- The Latest
- Breaking Stereotypes
- Rant & Rave
- Dance As Activism
- Dancers Trending
- Viral Videos
- The Dancer's Toolkit
- Health & Body
- Dance Training
- Career Advice
- Style & Beauty
- Dance Auditions
- Guides & Resources
- Performance Calendar
- College Guide
- Dance Magazine Awards
- Meet The Editors
- Contact Us
- Advertise/Media Kit
- Buy A Single Issue
- Give A Gift Subscription
Why Today's Gymnastics Routines Insult Dance
Simone Biles at the end of her gold medal-winning routine in Rio
Gymnastics have been my favorite part of the Olympics ever since I was a kid. Particularly the floor exercises. I was never a gymnast myself (I don't count the year I spent falling off a balance beam in elementary school). But while growing up in the 80s and 90s, this event was the closest thing I had to watching dance on prime time TV.
Today, though, the sport seems to be growing further and further away from dance.
Just like in most sports—and even dance itself—the level of virtuosity in gymnastics seems to rise every year. The athleticism and power on display in Rio right now is jaw-dropping. Personally, I'm convinced that Simone Biles is superhuman. How else could a body jump that high and turn that many times in the air—and then land on two feet flawlessly?
But as the flips have become more stupefying, the dance moves have become more perfunctory.
That's largely because, in a controversial move, the points system was overhauled in 2006 to emphasize more difficult acrobatic skills, and decrease the importance of artistry. The sport is technically still called "artistic gymnastics." But the value placed on elegance and grace has all but disappeared.
Laurie Hernandez, photo via nbcnewyork.com
Out of the Americans, Laurie Hernandez is by far the best dancer of the bunch, with her sassy, musical moves. Rather than just going through the motions to show off skills that help her rack up tenths of a point, she actually grooves. Still, I wish she would point her feet more articulately. I wish her movement was slightly less jerky.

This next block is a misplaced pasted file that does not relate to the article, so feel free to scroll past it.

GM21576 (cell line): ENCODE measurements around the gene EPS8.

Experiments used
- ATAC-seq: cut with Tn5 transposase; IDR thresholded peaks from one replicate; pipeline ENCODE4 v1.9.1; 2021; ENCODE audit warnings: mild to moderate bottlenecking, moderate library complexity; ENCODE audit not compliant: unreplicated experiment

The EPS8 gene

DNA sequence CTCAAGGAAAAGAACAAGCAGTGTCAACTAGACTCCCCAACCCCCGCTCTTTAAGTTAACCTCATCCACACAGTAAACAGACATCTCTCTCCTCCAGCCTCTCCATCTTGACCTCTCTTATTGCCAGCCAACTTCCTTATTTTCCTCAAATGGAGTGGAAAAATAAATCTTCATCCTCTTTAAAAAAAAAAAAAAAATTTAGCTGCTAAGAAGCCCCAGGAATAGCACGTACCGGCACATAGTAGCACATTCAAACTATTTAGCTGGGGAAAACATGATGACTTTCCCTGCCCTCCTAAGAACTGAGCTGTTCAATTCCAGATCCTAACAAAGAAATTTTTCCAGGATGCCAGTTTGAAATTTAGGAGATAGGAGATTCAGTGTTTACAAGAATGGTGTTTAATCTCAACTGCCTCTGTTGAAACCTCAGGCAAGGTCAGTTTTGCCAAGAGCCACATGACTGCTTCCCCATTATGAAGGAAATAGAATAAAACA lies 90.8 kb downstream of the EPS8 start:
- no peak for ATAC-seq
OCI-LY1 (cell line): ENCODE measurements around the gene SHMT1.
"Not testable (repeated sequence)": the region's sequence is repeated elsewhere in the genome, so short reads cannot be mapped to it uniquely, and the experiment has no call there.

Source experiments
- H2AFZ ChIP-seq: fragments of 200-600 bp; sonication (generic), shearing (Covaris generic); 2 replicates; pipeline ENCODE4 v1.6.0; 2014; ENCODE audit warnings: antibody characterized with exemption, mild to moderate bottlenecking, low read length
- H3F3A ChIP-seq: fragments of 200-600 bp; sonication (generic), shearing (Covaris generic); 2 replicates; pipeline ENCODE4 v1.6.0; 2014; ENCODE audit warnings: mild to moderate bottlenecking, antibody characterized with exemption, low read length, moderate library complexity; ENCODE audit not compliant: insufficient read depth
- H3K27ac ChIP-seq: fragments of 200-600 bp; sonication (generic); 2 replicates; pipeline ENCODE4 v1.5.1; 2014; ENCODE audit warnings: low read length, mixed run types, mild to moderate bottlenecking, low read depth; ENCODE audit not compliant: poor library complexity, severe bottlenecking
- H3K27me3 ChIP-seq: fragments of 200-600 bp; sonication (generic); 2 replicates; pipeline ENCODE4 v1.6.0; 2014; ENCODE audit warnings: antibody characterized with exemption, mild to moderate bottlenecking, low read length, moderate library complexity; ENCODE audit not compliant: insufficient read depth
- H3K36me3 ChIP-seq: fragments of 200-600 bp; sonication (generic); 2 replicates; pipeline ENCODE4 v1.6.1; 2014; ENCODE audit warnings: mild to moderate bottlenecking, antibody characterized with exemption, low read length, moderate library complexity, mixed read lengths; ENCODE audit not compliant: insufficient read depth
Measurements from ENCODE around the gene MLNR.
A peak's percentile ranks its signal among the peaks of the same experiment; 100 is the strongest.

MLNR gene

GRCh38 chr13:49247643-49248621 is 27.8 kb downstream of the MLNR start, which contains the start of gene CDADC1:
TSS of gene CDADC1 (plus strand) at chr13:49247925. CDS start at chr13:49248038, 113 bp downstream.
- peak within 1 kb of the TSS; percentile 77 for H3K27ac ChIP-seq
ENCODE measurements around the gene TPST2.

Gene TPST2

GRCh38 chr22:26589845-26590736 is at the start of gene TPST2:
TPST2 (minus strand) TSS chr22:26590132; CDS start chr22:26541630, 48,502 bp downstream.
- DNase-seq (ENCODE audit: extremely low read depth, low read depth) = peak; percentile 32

The quality of the gymnasts' dancing is grating not because I'm spoiled by watching professional dancers. What bothers me is how obviously little attention is paid to the gymnasts' dancing, even though the sport still feels the need to include it. The way it's used is offensive to the art of dance. Rather than incorporating dance and tumbling together as cohesive choreography, gymnasts and their coaches now treat dance sections as a time to rest. So most gymnasts simply hit a series of awkward poses with little attention to the music.
It's not the athletes' fault. Points are awarded based on whether a split hits 180 degrees or a turn is fully completed. The system leaves little room for nuanced movement. Athletes can be deducted for a lack of musicality, interpretation or expression, but judges rarely take off points for something so subjective. They focus on more obvious markers of skill instead. Valorie Kondos-Field, a gymnastics coach and former ballet dancer, told Slate in 2012, “Sometimes you want to put in a jump on the floor that isn’t a 180 split, that sort of between a step and a leap—but if you do that, you’re going to get deducted because you didn’t hit 180.”
What's doubly insulting, is how, as Roslyn Sulcas pointed out in a blog for The New York Times during the London Olympics, only female gymnasts are asked to dance. Men are allowed to approach the sport as straightforward athletes, while the women are decked out in sparkly leotards and makeup, and are expected to "perform" in a pretty, feminine way, with smiles on their faces—that is, until they start a tumbling sequence, a.k.a. the serious part of the routine.
To the International Federation of Gymnastics, I beg you: If dance is going to continue to be part of gymnastics, really incorporate it into the sport. Have men show off their bravado, too. Give the gymnasts more serious ballet training, and coach them on how to perform their dance sections well. Or take dance out of gymnastics completely. Stop insisting that it be included as a superfluous side show to the floor routines. Aren't these gymnasts doing enough already without asking them to briefly shake their hips in the corner, too? Let the athletes actually rest for a second, catch their breath, then turn around to dazzle us again with another brilliant tumbling pass.